I am not very familiar with Linux, so may be my question is a little bit foolish.

I would like to compile kernel module without recompiling the kernel (USB Wi-Fi stick driver for MT7106U chip). I have the source code and instructions.

As I understand, the module should be compiled with the same gcc version, that was used for kernel build. Currently I have this configuration:

Linux raspberrypi 4.9.59+ #1047 Sun Oct 29 11:47:10 GMT 2017 armv6l GNU/Linux
gcc (Raspbian 6.3.0-18+rpi1) 6.3.0 20170516

How to find which compiler version was used to build kernel and how to change gcc version for this correctly? I tried

sudo update-alternatives --config gcc

but I got

update-alternatives: error: no alternatives for gcc

Should I uninstall current version of gcc or it can be installed along with this one?

Also I need Raspberry Pi linux headers using rpi-source. I have found this one:


Is this correct link?


3 Answers 3


I do not believe that is the right link. You ought to be able to build a custom kernel with the relevant packages, which I think could be: linux-kbuild and linux-source and dependences although the exact process on an RPi is not one I have engaged with...


first I'll address the headers, most distros provide a convenience package for you to download the headers for your current kernel, on raspbian this is in the package raspberrypi-kernel-headers so a simple apt-get install ... will get the correct headers.

secondly I'm not 100% sure about the specifics regarding matching exact compiler options, but where i was writing this kernel extension I had no issues using the version of gcc that came with the distro.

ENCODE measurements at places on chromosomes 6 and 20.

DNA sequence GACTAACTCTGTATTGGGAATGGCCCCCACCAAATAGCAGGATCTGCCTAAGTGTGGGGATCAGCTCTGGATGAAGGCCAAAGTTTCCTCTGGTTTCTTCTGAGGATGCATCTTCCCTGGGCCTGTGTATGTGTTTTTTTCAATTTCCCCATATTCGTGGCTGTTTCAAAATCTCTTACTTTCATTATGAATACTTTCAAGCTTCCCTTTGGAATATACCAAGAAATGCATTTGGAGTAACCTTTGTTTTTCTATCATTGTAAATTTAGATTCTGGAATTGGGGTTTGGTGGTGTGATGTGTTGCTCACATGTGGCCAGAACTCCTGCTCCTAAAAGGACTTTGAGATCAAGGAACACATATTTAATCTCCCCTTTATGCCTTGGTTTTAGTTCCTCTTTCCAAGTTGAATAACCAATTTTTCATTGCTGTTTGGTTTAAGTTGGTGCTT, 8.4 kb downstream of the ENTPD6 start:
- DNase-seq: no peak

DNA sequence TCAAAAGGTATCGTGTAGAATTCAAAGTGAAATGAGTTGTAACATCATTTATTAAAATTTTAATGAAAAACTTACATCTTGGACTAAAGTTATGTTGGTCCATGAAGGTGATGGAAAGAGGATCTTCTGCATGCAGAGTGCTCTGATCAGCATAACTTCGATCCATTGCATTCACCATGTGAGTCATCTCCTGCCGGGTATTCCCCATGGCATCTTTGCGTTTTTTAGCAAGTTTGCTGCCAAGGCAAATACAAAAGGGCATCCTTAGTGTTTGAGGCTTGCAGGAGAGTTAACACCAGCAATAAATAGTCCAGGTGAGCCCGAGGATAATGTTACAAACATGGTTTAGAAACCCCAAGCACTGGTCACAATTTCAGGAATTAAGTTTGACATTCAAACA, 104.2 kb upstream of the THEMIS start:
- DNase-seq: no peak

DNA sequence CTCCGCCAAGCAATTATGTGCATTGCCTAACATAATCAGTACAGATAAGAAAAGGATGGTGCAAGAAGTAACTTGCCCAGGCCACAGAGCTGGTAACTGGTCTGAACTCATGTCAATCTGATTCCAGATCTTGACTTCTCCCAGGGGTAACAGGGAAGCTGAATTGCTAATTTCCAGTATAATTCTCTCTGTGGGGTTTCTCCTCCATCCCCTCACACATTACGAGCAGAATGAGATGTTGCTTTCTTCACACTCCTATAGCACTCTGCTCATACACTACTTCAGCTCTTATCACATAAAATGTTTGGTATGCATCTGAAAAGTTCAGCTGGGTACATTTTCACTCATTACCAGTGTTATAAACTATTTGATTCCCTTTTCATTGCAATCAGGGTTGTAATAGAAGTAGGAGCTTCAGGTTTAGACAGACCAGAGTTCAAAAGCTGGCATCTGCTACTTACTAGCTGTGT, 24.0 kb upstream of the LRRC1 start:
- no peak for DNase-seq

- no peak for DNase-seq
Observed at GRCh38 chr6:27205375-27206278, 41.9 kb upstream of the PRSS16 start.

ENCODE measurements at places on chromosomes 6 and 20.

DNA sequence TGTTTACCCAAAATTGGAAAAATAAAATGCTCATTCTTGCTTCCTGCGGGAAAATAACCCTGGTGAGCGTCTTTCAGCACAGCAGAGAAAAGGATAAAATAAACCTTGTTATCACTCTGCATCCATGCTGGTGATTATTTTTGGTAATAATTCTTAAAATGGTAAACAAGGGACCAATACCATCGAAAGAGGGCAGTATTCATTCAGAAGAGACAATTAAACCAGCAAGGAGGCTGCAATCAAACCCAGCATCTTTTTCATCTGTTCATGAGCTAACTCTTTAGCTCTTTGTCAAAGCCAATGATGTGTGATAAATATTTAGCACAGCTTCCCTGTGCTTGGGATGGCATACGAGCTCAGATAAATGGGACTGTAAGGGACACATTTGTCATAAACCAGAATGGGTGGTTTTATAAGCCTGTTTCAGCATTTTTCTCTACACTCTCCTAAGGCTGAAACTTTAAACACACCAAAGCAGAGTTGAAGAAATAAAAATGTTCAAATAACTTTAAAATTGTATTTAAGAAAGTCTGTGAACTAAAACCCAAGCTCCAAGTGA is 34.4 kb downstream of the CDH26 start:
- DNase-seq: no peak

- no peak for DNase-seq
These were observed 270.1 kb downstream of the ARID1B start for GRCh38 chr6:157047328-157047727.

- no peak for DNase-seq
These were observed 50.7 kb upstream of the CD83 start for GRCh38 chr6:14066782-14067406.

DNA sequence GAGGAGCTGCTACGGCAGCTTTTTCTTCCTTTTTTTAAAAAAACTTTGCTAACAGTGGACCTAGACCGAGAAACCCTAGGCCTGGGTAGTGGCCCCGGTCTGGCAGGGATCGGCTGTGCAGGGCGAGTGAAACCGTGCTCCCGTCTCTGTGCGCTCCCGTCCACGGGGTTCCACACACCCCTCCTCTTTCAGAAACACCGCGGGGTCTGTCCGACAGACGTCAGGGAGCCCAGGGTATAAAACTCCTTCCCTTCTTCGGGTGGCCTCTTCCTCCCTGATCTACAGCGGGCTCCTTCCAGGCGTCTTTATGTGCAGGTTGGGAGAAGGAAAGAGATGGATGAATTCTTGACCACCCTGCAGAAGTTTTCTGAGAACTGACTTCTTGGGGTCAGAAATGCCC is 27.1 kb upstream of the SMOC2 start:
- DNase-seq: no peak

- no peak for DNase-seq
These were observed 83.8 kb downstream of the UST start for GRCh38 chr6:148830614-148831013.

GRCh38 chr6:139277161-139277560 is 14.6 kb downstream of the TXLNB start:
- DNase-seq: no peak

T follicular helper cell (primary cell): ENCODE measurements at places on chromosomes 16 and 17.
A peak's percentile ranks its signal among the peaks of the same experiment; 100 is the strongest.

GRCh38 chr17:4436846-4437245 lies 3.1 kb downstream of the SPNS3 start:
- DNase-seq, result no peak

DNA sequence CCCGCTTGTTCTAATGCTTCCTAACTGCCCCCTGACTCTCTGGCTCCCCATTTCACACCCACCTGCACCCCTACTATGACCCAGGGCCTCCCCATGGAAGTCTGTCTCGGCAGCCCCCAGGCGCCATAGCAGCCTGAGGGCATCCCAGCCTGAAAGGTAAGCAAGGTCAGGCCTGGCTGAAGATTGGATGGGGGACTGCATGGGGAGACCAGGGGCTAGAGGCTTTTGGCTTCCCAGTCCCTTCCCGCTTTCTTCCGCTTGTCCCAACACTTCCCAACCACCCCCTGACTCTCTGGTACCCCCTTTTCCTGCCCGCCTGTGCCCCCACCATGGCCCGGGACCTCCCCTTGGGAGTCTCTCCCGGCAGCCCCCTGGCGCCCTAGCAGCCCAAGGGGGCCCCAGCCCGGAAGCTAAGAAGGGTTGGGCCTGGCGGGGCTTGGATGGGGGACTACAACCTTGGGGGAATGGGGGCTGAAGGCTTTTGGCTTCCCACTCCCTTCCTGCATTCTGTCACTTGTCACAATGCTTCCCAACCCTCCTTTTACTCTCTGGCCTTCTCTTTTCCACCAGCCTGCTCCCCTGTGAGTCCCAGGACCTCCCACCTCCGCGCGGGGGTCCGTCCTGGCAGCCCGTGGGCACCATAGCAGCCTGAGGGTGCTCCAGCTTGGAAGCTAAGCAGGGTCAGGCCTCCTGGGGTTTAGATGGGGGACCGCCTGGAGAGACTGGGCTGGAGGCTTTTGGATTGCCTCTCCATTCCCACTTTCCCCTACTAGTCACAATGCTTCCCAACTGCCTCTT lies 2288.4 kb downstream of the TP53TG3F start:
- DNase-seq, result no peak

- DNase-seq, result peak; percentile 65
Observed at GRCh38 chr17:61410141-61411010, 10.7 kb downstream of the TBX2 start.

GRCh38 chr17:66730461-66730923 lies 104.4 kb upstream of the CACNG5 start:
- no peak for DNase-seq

So all you should need to is install the headers from the package, symlink them to where the driver is expecting/able to find them and then run the commands to build/install it.

hopefully this plus the instructions/makefile in my repo help you.


As others have pointed out above, I do think gcc version irrelevant in compiling a Linux kernel. That said, to find out a version of gcc on your platform, just run gcc -v from your command prompt and gcc will print out some information about its version along with its build specs (see below).

[habibie@kali:/home/local/PEOPLE/habibie 1%] ~ gcc -v

Using built-in specs. COLLECT_GCC=gcc COLLECT_LTO_WRAPPER=/usr/lib/gcc/arm-linux-gnueabi/8/lto-wrapper Target: arm-linux-gnueabi Configured with: ../src/configure -v --with-pkgversion='Debian 8.2.0-6' --with-bugurl=file:///usr/share/doc/gcc-8/README.Bugs --enable-languages=c,ada,c++,go,d,fortran,objc,obj-c++ --prefix=/usr --with-gcc-major-version-only --program-suffix=-8 --program-prefix=arm-linux-gnueabi- --enable-shared --enable-linker-build-id --libexecdir=/usr/lib --without-included-gettext --enable-threads=posix --libdir=/usr/lib --enable-nls --with-sysroot=/ --enable-clocale=gnu --enable-libstdcxx-debug --enable-libstdcxx-time=yes --with-default-libstdcxx-abi=new --enable-gnu-unique-object --disable-libitm --disable-libquadmath --disable-libquadmath-support --enable-plugin --enable-default-pie --with-system-zlib --with-target-system-zlib --enable-objc-gc=auto --enable-multiarch --disable-sjlj-exceptions --with-arch=armv5te --with-float=soft --disable-werror --enable-checking=release --build=arm-linux-gnueabi --host=arm-linux-gnueabi --target=arm-linux-gnueabi

Thread model: posix gcc version 8.2.0 (Debian 8.2.0-6) [habibie@kali:/home/local/PEOPLE/habibie 2%] ~

On a debian distro as well as its derivatives, i.e. kali, raspbian, ubuntu, etc., alternatives has already been installed by default under dpkg (see here and the comment above it). As such, there is no need to uninstall the existing gcc package and just use update-alternatives to set the version of gcc you want as the default. You can run which update-alternatives to find out where it is installed in your device's rootfs partition.

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